As rap legends go, Slick Rick is as unlikely as they come. For your consideration: The London-born, Bronx-bred emcee sports a British accent; his best known song is the adorably titled “Children’s Story;” and, blind in one eye, he made the blinged-out patch a thing in hip-hop fashion. This unlikeliness, of course, has been the key to his success, and partially why no rapper has yet to match his unique gifts as a lyricist.
Richard Walters, known since 1983 as Slick Rick, had the aspiring rapper’s fortune of growing up in the late-’70s Bronx, the epicenter of hip-hop. Though respected as an emcee within New York’s burgeoning battle scene, it wasn’t until Rick, known then as Ricky D, met up with beat-boxer Doug E. Fresh that the rapper began to hit nationally. The pair cut two singles—the cheeky “The Show” and the fully a cappella “La Di Da Di”—both of which stand alongside “Rapper’s Delight” and “The Message” in the cannon of quintessential early hip-hop. “La Di Da Di” in particular brought to the forefront all the gifts that Rick would come to be known for: his constantly shifting flow, his sly use of melody, and his clear, carefully pronounced delivery.
Classic though the Doug E. Fresh singles were, Rick will first and foremost be known for his masterpiece debut The Great Adventures of Slick Rick. Though Adventures didn’t invent the hip-hop narrative, Rick established it, in Outkast’s words, as Da Art of Storytellin’ with songs like “Children’s Story,” a cautionary tale with a cast of characters rendered by Rick himself. “Children’s Story” is just one facet of Rick’s many lyrical tendencies, which swing just as easily to the misogynistic and remarkably vulgar, like Adventures’ bookend tracks “Treat Her Like a Prostitute” and “Lick the Balls.” Even then, it’s a shame that the self-conscious honesty and humor Rick introduced would be largely wiped off the radar of popular hip-hop following the explosion of gangsta rap in the early ‘90s.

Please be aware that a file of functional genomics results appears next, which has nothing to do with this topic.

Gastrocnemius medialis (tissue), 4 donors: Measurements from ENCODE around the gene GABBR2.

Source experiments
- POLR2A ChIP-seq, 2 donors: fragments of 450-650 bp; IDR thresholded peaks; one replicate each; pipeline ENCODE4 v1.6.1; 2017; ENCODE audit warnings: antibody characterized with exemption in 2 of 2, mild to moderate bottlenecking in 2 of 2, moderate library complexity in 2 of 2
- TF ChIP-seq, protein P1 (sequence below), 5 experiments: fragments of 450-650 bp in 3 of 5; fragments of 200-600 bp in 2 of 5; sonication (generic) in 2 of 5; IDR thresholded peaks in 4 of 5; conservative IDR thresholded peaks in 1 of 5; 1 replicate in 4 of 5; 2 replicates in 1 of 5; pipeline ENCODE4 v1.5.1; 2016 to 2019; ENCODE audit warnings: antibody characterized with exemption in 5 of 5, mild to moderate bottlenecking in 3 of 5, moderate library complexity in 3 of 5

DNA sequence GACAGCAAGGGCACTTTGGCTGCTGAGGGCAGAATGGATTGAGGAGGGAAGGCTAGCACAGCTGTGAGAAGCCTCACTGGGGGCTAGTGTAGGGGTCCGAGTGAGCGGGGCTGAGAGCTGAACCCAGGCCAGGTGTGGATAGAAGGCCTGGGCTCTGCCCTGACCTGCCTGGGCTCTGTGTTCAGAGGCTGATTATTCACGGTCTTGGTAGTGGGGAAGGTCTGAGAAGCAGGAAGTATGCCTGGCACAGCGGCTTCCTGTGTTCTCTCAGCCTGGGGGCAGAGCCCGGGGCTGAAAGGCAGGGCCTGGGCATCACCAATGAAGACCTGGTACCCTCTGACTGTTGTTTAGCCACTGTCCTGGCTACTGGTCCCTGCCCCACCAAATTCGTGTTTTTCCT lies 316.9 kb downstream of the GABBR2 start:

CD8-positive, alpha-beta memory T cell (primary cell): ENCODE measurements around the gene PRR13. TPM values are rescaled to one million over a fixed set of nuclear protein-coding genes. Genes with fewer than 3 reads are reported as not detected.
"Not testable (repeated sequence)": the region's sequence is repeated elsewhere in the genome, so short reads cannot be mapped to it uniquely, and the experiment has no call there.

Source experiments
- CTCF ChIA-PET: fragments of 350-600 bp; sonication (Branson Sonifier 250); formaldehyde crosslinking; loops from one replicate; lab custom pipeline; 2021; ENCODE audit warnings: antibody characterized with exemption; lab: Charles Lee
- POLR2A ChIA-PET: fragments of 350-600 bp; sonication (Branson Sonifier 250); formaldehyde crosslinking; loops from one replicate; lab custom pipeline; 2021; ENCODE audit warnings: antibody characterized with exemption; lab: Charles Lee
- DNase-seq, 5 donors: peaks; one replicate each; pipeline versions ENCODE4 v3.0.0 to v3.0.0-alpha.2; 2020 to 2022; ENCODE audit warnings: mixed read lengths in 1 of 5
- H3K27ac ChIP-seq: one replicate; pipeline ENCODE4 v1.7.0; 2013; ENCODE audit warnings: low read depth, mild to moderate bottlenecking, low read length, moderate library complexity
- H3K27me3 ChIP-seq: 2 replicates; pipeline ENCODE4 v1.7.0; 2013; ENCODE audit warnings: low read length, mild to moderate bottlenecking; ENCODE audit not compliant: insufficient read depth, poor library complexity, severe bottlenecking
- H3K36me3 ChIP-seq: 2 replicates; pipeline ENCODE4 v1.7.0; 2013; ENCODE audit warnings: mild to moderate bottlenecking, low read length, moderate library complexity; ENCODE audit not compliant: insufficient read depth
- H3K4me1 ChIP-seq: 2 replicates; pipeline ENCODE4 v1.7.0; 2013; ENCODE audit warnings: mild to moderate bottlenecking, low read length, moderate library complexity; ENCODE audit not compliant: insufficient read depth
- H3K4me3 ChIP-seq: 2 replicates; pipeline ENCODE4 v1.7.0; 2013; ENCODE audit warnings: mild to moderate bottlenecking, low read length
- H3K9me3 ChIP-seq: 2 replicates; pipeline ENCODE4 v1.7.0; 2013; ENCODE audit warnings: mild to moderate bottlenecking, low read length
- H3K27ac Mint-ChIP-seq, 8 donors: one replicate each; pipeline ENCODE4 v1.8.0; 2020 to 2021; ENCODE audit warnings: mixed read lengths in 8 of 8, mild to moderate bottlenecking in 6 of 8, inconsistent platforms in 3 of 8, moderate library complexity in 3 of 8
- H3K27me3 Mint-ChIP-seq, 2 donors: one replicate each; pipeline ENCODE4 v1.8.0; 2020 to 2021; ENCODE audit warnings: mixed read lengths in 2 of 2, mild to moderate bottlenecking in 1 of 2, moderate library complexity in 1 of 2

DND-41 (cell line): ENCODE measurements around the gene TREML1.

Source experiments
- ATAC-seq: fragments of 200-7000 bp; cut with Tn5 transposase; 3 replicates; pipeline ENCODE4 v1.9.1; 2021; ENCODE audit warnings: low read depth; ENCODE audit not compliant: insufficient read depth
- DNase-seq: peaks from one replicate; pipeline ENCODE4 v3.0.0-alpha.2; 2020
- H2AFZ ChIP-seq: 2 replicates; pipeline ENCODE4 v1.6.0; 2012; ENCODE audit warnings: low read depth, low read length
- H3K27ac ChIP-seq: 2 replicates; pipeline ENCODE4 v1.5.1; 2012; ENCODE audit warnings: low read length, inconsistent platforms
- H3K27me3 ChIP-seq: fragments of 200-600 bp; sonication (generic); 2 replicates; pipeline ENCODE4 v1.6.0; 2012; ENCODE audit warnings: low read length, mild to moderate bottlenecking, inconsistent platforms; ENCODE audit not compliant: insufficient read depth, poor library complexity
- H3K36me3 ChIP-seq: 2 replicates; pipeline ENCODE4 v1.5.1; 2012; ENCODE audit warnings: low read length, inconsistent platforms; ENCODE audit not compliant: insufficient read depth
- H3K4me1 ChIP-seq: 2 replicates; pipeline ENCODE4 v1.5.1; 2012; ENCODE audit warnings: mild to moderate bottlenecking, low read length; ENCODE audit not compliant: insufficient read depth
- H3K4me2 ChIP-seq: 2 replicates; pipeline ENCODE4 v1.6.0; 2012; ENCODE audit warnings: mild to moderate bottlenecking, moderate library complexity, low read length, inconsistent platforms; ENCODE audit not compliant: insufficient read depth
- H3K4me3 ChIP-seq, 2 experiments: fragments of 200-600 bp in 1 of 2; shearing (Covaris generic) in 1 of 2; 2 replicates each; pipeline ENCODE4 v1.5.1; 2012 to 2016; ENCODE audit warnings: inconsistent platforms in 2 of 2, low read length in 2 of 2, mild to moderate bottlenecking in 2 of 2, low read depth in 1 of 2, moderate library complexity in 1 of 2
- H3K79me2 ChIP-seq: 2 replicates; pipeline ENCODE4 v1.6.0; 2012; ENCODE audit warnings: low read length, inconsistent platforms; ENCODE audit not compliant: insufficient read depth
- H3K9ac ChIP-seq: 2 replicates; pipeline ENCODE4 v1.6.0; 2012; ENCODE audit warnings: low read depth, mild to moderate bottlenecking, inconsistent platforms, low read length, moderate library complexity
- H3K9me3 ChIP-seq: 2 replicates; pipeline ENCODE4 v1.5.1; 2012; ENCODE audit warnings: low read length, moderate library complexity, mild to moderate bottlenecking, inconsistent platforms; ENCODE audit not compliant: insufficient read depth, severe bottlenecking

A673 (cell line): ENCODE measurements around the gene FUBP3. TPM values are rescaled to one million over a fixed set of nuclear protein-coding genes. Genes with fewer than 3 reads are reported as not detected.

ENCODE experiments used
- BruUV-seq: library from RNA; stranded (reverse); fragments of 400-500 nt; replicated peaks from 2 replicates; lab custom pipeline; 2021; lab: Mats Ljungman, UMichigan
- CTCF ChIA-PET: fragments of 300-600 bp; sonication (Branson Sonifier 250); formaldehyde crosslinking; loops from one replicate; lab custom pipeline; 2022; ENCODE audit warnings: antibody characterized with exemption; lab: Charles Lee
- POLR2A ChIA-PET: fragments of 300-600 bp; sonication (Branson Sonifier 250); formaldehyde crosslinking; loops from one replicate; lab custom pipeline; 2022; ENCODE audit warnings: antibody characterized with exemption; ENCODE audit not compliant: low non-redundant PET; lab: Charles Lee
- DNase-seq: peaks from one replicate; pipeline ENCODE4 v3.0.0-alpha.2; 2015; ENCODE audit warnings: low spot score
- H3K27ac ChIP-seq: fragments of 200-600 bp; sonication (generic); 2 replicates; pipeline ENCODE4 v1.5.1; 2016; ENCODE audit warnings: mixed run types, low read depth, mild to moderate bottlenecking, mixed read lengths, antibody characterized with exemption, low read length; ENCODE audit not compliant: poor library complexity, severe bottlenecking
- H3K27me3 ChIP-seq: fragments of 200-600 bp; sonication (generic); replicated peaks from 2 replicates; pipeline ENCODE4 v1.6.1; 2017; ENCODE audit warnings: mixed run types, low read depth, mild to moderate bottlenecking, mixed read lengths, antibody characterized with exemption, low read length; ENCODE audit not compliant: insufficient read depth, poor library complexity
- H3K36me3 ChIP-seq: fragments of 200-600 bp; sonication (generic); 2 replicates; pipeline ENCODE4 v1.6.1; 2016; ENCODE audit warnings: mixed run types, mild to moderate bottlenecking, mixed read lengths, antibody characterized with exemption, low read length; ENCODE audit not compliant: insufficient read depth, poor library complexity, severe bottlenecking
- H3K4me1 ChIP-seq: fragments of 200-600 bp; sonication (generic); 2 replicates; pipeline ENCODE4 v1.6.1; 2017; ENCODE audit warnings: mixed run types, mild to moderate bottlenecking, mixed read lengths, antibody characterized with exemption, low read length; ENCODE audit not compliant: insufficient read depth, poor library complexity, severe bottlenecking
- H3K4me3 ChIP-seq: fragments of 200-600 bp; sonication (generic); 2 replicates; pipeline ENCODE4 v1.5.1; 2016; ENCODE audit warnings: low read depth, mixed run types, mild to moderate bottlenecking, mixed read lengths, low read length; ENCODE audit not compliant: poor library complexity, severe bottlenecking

Though Slick Rick may have seen continued success in the gangsta era, in 1990 Rick hit a snag after he shot his cousin, then led police on a high-speed chase around the Bronx. His five-year sentence derailed the momentum afforded by his platinum selling debut, one that he failed to regain on subsequent releases. It wasn’t until 1999’s The Art of Storytelling that Rick truly hit his stride again. By simply offering exactly what its title promised, Rick quickly solidified his place again as rap’s chronicler-in-chief.
Though he stayed away from gunplay, Rick still struggled to shake his legal problems. The second round of trouble dealt with his citizenship status, unresolved since his childhood move from the U.K. After trying (not very hard apparently) to deport the rapper since 1991, the law finally caught up with Rick in 2002 and threw him back in prison. It took until 2008 for the rapper to receive a full governor’s pardon and shake any future legal pains.
Understandably, all this has severely hampered Rick’s ability to make any new music, and as such he hasn’t cut a record since Y2K. His current tour, which rolls through the Korova this Saturday, seems to be a gearing up of sorts. Celebrating the 25th anniversary release of Great Adventures, the show aims to offer a set spanning across Rick’s 30-year career as an emcee, as well as an in-person reminder of his status as one of hip-hop’s all time greats.
Sat April 12, 8pm
107 E Martin
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